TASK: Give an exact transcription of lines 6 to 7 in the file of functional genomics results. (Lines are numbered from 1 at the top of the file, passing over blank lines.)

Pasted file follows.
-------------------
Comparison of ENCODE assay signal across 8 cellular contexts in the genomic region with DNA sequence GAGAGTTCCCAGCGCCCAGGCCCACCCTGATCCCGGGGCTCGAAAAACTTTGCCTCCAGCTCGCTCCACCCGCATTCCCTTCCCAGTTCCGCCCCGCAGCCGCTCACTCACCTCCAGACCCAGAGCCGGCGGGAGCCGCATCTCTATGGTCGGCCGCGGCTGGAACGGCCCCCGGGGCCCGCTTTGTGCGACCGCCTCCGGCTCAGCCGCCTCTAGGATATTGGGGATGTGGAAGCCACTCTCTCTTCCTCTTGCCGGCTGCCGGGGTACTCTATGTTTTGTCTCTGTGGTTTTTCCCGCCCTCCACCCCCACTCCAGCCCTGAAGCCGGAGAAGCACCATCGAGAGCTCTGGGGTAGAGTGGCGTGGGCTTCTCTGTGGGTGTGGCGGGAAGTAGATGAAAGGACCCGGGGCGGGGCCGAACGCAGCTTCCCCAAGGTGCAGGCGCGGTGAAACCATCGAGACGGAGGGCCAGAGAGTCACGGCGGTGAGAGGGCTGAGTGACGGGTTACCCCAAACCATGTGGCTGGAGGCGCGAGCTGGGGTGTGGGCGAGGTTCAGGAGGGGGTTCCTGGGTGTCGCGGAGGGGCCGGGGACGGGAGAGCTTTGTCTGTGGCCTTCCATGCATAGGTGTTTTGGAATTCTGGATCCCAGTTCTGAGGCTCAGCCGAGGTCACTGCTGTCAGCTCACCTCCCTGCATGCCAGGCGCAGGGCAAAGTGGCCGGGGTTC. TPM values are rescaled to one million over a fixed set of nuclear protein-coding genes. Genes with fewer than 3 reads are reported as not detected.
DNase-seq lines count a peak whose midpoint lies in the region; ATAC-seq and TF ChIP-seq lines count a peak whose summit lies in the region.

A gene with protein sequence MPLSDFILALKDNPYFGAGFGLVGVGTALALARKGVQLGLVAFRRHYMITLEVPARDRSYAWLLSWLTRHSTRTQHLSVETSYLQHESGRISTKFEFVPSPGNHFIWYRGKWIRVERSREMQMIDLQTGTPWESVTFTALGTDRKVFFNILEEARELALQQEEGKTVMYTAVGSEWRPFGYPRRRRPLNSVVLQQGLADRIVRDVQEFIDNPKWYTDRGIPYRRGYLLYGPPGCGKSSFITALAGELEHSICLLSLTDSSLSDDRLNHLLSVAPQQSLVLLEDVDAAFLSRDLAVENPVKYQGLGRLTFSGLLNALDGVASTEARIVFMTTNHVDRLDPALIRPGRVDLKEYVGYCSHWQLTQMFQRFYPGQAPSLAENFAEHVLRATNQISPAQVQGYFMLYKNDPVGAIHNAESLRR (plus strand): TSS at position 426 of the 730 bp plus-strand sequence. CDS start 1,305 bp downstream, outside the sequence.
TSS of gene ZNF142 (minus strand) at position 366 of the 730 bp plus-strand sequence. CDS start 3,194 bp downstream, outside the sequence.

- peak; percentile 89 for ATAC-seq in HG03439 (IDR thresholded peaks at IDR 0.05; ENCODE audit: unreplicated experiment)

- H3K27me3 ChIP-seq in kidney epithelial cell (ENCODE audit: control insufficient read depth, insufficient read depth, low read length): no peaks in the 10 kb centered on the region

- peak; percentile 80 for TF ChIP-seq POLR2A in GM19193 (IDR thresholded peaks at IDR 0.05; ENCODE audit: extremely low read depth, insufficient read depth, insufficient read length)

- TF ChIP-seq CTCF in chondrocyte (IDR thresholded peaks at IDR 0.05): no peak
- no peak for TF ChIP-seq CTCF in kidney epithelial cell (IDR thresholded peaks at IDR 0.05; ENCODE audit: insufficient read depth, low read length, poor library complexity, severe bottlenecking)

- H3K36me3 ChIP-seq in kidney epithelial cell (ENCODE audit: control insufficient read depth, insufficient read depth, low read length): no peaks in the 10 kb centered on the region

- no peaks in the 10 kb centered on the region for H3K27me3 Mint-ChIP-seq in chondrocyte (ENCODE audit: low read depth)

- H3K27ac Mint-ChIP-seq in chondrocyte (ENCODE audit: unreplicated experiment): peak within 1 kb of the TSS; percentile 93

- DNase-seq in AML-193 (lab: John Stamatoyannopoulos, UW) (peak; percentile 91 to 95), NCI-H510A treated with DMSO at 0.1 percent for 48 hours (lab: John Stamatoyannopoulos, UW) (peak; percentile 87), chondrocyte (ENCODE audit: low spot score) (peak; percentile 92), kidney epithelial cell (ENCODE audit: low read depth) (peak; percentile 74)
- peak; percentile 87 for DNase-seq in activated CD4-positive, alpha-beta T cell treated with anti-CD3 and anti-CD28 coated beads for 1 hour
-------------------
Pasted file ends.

- H3K27me3 ChIP-seq in kidney epithelial cell (ENCODE audit: control insufficient read depth, insufficient read depth, low read length): no peaks in the 10 kb centered on the region

- peak; percentile 80 for TF ChIP-seq POLR2A in GM19193 (IDR thresholded peaks at IDR 0.05; ENCODE audit: extremely low read depth, insufficient read depth, insufficient read length)